Opening to Havana, Ted Piccone, The Brookings Institution
Ted Piccone, senior fellow and deputy director for Foreign Policy, writes a memorandum to President Obama criticizing U.S. policy towards Cuba and suggesting that the President end the embargo. In the memorandum, Piccone also offers policy recommendations for developing a new policy towards Cuba.
Protecting Cuba’s Abundant Coral Reefs, Dan Whittle, Doug Rader and Violet Dixon, Environmental Defense Fund
The Gardens of the Queen, a near-pristine coral reef reserve off of Southeast Cuba, is the site of a unique collaboration between Cuban environmental and fishery officials and the U.S.-based Environmental Defense Fund, aimed at establishing Marine Protected Areas and protecting reef ecosystems. This article describes some of the steps being taken to protect the area while promoting sustainable commercial and recreational fisheries and a thriving eco-tourism sector.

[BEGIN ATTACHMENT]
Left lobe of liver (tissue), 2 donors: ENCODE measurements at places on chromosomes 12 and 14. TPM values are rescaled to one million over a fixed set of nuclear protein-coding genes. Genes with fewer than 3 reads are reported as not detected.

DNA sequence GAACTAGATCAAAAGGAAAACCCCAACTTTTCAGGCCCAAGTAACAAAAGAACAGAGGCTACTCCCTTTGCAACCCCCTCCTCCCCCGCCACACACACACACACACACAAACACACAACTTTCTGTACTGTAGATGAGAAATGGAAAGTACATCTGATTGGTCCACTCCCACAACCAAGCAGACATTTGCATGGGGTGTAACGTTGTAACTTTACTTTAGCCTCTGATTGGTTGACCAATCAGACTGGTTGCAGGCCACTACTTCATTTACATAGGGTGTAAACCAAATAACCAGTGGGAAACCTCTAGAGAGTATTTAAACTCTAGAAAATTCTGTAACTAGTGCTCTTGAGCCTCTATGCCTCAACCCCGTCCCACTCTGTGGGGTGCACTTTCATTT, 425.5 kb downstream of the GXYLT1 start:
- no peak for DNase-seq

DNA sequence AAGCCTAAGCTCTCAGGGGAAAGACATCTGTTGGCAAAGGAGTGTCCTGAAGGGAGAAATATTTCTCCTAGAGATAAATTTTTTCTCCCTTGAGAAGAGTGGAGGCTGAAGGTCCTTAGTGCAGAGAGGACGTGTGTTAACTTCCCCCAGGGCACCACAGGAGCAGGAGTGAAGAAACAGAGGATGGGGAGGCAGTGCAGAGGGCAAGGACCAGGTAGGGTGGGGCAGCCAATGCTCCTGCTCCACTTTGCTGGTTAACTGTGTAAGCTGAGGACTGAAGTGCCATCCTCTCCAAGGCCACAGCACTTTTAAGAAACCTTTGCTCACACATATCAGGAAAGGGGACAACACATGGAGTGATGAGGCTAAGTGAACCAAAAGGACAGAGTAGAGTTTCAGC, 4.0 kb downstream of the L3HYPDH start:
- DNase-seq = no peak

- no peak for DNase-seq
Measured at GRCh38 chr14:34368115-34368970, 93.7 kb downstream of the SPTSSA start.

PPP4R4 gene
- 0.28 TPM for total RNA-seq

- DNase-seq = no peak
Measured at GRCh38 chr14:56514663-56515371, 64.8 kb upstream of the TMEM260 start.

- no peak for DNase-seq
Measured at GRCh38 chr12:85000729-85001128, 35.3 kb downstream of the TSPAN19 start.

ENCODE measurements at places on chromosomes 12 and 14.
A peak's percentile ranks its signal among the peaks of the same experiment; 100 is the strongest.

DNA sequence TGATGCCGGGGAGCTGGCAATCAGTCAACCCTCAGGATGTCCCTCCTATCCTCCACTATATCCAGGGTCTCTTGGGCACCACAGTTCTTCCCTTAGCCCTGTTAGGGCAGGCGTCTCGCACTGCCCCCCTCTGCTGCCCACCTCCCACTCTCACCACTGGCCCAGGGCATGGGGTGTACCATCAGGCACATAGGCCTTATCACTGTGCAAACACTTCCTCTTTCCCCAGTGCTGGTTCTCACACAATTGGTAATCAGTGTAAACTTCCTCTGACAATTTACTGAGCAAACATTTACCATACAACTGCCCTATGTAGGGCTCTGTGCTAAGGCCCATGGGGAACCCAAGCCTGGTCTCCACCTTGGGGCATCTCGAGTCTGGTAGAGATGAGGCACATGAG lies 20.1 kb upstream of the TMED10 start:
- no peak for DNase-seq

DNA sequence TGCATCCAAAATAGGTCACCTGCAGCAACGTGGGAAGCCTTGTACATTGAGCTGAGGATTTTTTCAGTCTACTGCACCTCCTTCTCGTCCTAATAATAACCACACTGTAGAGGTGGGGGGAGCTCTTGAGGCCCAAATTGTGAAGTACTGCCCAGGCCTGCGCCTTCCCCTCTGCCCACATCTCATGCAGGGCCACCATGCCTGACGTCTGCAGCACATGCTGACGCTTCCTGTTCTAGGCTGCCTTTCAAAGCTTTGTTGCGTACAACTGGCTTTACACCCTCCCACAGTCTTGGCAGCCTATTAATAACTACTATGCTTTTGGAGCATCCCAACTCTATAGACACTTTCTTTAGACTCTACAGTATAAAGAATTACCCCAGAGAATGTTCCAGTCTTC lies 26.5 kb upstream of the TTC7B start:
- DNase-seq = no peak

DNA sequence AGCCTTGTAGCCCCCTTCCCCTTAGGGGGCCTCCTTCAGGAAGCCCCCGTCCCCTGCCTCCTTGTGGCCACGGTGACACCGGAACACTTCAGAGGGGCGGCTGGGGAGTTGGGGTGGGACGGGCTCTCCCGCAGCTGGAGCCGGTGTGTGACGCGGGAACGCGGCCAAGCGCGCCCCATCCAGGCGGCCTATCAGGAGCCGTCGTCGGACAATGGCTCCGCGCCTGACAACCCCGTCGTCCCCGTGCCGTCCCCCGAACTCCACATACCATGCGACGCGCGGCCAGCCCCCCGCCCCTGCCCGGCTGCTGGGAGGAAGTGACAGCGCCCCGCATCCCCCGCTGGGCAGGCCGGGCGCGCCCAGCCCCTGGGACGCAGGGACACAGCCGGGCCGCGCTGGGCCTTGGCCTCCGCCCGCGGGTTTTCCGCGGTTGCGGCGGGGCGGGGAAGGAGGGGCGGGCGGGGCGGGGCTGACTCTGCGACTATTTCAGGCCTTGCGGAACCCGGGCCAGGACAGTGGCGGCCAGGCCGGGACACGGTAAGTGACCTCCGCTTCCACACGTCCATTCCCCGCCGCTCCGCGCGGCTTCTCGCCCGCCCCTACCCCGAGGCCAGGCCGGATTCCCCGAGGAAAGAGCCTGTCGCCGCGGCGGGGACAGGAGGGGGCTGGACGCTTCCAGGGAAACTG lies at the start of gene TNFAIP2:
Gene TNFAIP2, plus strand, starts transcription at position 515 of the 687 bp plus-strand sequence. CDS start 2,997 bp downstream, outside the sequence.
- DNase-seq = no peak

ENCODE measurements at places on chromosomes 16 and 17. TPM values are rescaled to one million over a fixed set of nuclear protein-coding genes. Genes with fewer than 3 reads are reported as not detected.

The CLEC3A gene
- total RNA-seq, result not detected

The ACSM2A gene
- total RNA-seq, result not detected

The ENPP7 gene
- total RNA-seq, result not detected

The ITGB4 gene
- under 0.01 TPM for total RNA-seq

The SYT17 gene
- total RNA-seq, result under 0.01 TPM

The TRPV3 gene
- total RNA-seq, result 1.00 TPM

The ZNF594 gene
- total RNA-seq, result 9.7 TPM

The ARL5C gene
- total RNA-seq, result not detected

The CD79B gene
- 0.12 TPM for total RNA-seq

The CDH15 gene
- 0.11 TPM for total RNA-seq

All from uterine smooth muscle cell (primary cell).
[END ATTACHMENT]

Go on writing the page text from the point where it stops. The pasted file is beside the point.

Uncertainty looms in Venezuela, Al Jazeera
Dr. Dan Hellinger, noted Venezuela scholar and author of CDA’s Caracas Connect, joins Mark Weisbrot (Center for Economic and Policy Research) and Juan Carlos Hidalgo (Cato Institute) on “Inside Story Americas” to discuss the absence of Venezuela’s President Hugo Chávez.
Hidalgo argues that with Chávez’s “presidential term expired, the legitimacy of people serving under him, including Nicolas Maduro” is in question. But Hellinger explains “the majority of Venezuelans at this point in time want to move forward and are kind of content that at least for a while Maduro runs the country.” In Weisbrot’s view, the opposition is just “trying to take advantage of the situation to undermine the legitimacy of the government, but they don’t have a constitutional case or a legal basis for it at all.”
A Berklee Professor Dives Into Cuba’s Vast Music Scene, Andrea Shea, NPR
Andrea Shea reports on Berklee College of Music Professor Bill Benfield’s exploration of the diverse music scene in Havana.